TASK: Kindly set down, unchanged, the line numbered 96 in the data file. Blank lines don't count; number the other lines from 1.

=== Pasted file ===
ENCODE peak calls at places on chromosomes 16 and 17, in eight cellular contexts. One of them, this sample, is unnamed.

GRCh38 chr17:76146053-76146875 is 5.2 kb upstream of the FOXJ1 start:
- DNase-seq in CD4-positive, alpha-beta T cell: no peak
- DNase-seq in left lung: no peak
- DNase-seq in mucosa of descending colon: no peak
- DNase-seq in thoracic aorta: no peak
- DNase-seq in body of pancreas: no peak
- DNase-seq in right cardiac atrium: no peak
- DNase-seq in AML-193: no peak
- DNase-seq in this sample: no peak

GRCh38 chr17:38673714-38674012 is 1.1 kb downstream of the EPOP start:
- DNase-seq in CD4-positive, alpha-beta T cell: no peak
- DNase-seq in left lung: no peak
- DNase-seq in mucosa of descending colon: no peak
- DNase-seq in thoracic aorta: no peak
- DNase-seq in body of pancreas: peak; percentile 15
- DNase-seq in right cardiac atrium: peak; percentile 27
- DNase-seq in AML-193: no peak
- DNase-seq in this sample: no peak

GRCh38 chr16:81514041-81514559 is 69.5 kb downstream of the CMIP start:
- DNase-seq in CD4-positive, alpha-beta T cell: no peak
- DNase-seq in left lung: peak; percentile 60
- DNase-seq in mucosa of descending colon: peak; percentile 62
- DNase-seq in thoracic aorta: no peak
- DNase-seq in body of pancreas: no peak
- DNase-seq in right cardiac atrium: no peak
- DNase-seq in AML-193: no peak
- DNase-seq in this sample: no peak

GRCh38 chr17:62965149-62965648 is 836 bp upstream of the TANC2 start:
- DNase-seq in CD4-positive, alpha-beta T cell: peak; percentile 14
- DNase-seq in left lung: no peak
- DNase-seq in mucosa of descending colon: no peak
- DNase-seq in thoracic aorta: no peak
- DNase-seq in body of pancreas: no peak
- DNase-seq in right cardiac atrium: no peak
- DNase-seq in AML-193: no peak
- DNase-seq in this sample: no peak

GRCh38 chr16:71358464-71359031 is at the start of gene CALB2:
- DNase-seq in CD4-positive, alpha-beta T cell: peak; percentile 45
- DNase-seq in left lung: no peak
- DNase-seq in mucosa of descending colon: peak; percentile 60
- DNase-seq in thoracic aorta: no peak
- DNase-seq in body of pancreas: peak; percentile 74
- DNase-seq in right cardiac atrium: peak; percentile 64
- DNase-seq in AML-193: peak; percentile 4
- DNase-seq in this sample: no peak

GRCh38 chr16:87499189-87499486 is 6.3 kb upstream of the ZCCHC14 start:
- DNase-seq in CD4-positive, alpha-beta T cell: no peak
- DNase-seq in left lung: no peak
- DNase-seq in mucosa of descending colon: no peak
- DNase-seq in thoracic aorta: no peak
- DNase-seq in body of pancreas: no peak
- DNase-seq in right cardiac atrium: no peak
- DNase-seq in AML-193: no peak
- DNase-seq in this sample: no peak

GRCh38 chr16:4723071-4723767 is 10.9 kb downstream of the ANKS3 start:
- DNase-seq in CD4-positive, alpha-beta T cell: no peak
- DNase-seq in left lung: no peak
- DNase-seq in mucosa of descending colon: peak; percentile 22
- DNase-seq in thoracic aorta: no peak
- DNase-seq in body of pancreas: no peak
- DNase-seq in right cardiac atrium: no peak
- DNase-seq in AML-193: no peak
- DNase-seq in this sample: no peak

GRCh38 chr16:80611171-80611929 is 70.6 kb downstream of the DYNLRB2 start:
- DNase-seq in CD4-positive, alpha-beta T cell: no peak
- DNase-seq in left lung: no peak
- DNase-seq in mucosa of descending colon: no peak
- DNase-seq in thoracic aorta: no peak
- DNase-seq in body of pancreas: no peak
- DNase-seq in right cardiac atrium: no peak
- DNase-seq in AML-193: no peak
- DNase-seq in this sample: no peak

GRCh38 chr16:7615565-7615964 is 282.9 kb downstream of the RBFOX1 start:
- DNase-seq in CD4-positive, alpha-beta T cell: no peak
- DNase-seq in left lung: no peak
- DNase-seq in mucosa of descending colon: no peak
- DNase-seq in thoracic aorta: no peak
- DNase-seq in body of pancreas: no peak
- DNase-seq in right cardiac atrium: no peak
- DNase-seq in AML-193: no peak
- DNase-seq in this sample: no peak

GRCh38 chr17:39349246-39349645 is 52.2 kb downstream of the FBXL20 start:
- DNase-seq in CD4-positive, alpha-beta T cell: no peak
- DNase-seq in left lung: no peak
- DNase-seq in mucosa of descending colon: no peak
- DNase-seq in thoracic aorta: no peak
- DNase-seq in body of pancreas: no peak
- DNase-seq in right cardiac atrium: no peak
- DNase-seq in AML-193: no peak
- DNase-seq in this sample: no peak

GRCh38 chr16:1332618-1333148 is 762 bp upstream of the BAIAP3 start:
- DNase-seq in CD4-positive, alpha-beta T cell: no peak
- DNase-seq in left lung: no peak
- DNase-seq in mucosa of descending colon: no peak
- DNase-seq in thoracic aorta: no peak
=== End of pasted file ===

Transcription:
- DNase-seq in thoracic aorta: no peak